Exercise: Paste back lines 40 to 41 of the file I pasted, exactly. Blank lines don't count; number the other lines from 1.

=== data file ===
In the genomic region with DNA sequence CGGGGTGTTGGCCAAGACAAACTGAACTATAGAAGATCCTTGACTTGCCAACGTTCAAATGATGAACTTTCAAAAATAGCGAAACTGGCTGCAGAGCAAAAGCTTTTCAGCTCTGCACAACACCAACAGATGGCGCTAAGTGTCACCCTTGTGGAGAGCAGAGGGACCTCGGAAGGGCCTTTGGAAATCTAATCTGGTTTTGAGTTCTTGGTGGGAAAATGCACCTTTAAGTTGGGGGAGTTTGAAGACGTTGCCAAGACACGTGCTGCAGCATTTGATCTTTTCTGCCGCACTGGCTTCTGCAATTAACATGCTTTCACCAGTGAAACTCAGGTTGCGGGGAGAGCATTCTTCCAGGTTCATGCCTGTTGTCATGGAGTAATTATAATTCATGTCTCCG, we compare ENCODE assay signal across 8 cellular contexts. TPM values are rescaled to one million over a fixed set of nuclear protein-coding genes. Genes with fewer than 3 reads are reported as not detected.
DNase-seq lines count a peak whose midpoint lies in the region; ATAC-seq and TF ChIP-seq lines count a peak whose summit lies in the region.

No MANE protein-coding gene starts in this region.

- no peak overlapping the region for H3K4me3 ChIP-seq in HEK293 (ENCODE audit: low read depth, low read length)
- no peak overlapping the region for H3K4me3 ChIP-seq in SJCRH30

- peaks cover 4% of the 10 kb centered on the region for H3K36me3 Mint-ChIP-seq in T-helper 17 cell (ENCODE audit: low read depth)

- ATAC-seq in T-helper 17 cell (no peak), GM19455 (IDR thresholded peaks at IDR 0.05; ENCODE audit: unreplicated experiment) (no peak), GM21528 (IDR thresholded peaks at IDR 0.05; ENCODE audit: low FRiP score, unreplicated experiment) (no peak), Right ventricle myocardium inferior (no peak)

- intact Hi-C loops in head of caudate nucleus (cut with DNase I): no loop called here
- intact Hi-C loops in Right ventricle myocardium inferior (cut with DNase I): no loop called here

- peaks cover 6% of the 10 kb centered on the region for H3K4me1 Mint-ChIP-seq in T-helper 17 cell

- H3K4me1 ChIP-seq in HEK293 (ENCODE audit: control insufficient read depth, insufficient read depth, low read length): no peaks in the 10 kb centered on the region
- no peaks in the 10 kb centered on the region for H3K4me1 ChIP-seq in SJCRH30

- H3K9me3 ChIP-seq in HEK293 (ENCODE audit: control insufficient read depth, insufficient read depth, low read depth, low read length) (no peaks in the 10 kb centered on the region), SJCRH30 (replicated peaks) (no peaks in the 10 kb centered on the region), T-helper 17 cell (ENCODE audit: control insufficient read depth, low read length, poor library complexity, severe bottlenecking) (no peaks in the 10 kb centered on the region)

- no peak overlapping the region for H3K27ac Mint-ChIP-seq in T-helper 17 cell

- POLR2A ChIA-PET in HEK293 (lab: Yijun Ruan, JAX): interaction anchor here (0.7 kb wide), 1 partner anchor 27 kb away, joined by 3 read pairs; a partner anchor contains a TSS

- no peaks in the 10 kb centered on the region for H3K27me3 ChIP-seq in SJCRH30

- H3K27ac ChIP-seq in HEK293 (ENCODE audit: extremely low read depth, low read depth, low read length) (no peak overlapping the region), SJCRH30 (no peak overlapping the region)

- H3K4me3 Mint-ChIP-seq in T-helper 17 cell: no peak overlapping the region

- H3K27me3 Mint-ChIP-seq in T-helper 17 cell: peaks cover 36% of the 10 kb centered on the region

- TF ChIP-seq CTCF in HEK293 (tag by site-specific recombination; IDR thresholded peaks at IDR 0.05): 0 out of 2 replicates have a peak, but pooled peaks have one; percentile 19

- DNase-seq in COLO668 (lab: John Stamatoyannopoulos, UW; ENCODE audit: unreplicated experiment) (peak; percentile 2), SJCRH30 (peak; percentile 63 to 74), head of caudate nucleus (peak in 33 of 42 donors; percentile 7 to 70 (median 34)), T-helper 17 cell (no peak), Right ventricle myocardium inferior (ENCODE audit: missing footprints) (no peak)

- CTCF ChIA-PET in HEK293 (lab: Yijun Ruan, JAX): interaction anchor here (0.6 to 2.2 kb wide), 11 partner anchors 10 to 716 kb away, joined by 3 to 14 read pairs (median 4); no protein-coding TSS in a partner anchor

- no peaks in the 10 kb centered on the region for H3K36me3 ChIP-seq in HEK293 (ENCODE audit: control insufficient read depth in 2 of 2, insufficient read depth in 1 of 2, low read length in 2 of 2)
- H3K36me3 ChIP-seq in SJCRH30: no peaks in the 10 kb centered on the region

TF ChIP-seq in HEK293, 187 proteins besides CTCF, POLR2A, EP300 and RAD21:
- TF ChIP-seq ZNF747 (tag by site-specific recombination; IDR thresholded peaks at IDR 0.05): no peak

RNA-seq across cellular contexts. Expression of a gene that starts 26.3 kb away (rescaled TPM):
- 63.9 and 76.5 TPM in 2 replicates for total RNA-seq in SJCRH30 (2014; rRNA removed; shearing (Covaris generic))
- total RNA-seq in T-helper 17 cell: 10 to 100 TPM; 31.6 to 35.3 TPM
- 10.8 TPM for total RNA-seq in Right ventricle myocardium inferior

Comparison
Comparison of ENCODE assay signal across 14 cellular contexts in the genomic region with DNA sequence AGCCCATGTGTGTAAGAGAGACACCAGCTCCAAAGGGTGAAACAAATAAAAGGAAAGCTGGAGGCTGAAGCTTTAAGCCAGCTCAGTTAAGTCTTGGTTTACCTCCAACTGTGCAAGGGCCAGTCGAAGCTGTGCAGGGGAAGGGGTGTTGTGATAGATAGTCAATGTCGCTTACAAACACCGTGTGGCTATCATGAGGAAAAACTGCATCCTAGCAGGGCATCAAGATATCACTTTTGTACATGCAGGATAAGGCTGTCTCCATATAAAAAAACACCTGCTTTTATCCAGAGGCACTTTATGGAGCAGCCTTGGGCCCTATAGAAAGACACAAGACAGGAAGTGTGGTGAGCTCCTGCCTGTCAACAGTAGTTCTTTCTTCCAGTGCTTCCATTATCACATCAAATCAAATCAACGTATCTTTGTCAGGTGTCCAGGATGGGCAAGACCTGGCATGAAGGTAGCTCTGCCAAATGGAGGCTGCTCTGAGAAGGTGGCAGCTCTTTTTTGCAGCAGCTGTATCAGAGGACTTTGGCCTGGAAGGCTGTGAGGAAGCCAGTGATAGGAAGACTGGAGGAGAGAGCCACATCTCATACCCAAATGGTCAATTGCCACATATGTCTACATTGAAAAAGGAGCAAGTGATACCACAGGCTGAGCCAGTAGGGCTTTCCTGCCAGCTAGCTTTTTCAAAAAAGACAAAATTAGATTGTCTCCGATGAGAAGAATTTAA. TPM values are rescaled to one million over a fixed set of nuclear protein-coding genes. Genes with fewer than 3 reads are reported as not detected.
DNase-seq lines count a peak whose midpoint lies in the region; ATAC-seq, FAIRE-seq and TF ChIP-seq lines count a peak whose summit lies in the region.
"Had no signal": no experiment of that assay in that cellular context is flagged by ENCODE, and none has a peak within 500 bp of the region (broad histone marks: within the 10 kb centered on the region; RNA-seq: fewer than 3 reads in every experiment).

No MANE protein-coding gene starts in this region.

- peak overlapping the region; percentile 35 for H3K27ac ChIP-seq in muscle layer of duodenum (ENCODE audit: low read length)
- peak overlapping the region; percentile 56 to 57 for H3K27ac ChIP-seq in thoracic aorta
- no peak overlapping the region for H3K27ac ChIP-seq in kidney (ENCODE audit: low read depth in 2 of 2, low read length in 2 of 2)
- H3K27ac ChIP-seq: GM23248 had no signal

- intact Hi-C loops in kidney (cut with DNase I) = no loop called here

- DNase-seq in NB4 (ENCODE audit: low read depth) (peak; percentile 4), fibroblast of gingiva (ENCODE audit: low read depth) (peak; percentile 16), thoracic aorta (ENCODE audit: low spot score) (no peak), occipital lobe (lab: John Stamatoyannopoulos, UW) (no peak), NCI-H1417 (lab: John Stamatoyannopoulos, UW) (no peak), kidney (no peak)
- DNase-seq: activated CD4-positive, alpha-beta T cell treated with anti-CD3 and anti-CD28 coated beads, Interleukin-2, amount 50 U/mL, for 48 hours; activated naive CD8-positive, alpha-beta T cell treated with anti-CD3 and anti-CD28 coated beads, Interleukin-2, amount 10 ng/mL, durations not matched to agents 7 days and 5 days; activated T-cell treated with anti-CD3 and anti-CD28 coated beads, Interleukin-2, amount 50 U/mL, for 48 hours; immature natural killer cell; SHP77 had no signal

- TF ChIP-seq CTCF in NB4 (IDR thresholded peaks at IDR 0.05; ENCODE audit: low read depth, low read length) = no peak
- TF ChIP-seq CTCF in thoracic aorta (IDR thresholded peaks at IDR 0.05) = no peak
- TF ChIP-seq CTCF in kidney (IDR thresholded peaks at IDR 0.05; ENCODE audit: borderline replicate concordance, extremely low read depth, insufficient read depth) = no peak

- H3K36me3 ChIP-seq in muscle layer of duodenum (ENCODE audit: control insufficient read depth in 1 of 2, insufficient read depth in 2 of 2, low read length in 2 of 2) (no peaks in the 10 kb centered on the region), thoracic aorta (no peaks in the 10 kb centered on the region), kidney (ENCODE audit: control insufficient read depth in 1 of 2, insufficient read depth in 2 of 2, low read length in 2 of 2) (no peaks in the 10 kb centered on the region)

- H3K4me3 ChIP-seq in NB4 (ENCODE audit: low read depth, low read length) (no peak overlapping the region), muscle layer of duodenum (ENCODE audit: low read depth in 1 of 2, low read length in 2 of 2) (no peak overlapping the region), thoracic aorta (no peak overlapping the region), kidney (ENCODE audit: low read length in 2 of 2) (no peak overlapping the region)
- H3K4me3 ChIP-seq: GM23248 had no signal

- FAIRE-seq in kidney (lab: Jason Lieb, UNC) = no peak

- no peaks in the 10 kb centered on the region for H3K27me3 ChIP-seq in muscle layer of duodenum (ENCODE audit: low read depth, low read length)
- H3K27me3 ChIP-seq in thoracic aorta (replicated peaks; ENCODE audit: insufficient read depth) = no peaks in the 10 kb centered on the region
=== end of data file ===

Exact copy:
- intact Hi-C loops in kidney (cut with DNase I) = no loop called here

- DNase-seq in NB4 (ENCODE audit: low read depth) (peak; percentile 4), fibroblast of gingiva (ENCODE audit: low read depth) (peak; percentile 16), thoracic aorta (ENCODE audit: low spot score) (no peak), occipital lobe (lab: John Stamatoyannopoulos, UW) (no peak), NCI-H1417 (lab: John Stamatoyannopoulos, UW) (no peak), kidney (no peak)